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by Dan Grossman
“A FULFILLED DREAM is a disappointed dream,” goes the voice-over at the end of A Tale of Love and Darkness, a new film directed by Natalie Portman based on Amos Oz’s 2001 memoir. The line is spoken while a teenage Oz shows his father around the kibbutz where Oz has fled from trauma. Despite his dreams of becoming a heroic pioneer, Oz still doesn’t feel at home. The line also applies to the experiences of Oz’s mother, Fania (Portman), who as a young woman flees European anti-Semitism to the Holy Land, only to find it dirty, poor, and dangerous — far from the paradise she imagined as a schoolgirl.
“Disappointed dreams” is also a good description of what happens when you adapt a book into a movie, or when you watch a treasured text get realized on the big screen. But a successful adaption climbs over that disappointment en route to something that’s both different and compelling. Unfortunately, Portman’s adaptation, to this self-confessed fan of Oz’ book, is both different and dull.
Certainly, Portman gets points for taking up the challenge. Oz’ 538-page memoir explores texts and literary traditions in ways that are forbidden to a visual artist. Bracketed between the end of World War II and the death of his mother in 1951, with long rambles into the past and future, Oz’s tale is so full of books that not only are characters defined by what they read (Fania carries “a deep romantic mustiness . . . somewhere between Sorrows of Young Werther and Lord Byron”), and not only by what authors they act out (“Kerem Avraham, the area where we lived, belonged to Chekhov”) but by the shape and style of their bookshelves (the library of Y.S. Agnon is “like a crowded congregation of worshippers dressed in shabby dark clothes.”) Everyone claims to be a poet, scholar or political visionary: Amos’ grandfather writes odes to the Hebrew language in Russian, Amos’ father toils away in obscure scholarship, and it’s only a mild twist when Oz tells us that “when I was little, my ambition was to grow up to be a book.”
The grotesqueries of Russian literature, the zest of Yiddish legends, and the newness and volatility of Modern Hebrew merge in Oz’ story, even in the English translation. Oz shows how his identity — along with the identity of modern Israel — is itself a chaotic adaptation of clashing books and ideas. Language is the axis of change. In a brilliant scene, young Amos loses his enchantment with rightwing politician Menachem Begin when Begin uses the word for “to arm” (“President Eisenhower is arming the Nasser regime!”) that for Amos’ generation refers to the male sex organ. Good luck filming that scene.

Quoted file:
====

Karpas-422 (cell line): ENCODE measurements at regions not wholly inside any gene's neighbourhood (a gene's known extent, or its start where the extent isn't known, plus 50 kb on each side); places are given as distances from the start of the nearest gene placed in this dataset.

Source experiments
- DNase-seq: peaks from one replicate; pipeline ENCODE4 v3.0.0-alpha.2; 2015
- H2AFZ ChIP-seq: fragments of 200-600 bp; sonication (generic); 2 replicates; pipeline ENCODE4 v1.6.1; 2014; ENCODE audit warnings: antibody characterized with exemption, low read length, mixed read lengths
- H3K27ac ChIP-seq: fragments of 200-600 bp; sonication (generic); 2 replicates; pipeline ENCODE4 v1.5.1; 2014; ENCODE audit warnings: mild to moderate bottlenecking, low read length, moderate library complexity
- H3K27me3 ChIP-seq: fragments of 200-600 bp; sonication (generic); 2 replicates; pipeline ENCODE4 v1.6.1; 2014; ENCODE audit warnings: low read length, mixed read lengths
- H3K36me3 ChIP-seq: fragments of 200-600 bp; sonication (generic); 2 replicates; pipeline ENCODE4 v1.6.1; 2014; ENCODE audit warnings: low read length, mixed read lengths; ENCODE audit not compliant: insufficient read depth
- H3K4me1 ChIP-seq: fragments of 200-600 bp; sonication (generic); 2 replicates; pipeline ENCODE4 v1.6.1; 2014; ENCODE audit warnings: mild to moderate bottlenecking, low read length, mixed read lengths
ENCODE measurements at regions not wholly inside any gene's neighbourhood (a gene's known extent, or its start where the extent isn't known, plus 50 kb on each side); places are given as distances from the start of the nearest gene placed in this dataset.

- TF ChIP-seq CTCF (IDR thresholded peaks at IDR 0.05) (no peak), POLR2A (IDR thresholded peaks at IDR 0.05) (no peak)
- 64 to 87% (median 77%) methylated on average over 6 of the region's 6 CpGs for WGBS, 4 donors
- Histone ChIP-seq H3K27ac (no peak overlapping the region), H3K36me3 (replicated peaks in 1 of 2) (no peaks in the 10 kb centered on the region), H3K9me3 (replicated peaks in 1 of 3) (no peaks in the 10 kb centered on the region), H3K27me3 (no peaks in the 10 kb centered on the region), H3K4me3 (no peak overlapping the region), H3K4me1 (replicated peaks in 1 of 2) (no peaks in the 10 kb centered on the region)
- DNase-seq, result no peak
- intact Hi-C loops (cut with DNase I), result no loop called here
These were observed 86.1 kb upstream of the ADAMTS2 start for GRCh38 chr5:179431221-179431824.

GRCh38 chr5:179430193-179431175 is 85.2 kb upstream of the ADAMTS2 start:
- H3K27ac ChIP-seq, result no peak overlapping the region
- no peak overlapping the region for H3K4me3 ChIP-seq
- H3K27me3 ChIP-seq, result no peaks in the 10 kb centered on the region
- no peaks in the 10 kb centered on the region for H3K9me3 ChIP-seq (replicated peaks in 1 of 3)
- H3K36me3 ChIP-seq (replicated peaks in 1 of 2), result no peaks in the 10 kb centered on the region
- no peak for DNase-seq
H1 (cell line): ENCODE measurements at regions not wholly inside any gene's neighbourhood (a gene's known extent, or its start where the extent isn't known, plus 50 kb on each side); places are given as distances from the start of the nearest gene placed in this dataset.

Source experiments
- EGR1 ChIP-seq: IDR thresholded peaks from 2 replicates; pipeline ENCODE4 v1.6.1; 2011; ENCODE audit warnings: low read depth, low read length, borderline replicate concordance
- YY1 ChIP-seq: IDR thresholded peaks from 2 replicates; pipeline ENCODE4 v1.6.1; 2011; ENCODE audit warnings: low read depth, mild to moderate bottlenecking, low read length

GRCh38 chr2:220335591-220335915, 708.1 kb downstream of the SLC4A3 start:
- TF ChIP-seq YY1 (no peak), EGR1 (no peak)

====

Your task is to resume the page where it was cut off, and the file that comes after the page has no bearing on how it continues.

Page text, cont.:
Above all, the memoir soars on the back of Oz’ verbal energy, curiosity and joy in small things. A local handyman is brought to life with a single nickname, Baruch Goldfingers, and family members liven up scenes with their wit, oddities and laments. Even David Ben Gurion shows up to deliver a ranting lecture about Spinoza. So when the darkness comes, in the form of war and family tragedy, it’s set against this wide and dynamic backdrop. Poignancy is contrast.
YOU WON’T DO much laughing during Portman’s film. Visually and dramatically, the film is awfully heavy on darkness. Part of this is because it concentrates its ninety-five minutes on the troubled family rather than on the broader canvas. But the bigger problem is that the film splits the perspective between young Amos and his mother, with more weight to the latter. Fania is the emotional core of Oz’ book, but she’s also such a mystery that he takes hundreds of pages to circle around her, picking up glimpses, pieces of letters and family stories, before looking at her directly. Though a powerful presence, she’s a tough mind in which to anchor a film, and the result is a somber descent into ever-deepening twilight.
Or is this just my private disappointment? Unburned by fantasies of what the adaptation should look like, is it possible that a viewer would be more receptive to its quiet virtues? Gilad Kahana captures the nervous disappointment of Amos’ father, Arieh, and Portman does her best with the hyper-anguished Fania. The family drama intensifies alongside the birth of Israel, and there are glimmers of the book’s rich texture in the fables and memory that Fania tells her son.
But despite its strengths, it’s hard to imagine anyone getting thrilled or inspired by the film. In the bland universality of its tone and style, it could be set anywhere, at more or less any time. The flashbacks and dream sequences hold the film up like crutches. It limps.
In the book, Amos Oz’ aunt tells him, “‘Papa used to say, every tragedy is something of a comedy, and in every disaster there is a grain of enjoyment for the bystander.’” Now there’s a vision. In the film, this tragicomic belief — the crux of Jewish humor and art — drowns in darkness.
Dan Grossman is a writer living in New York City who wrote for us recently about Yeshiva University’s exhibit about Yefim Ladyzhensky and Isaac Babel.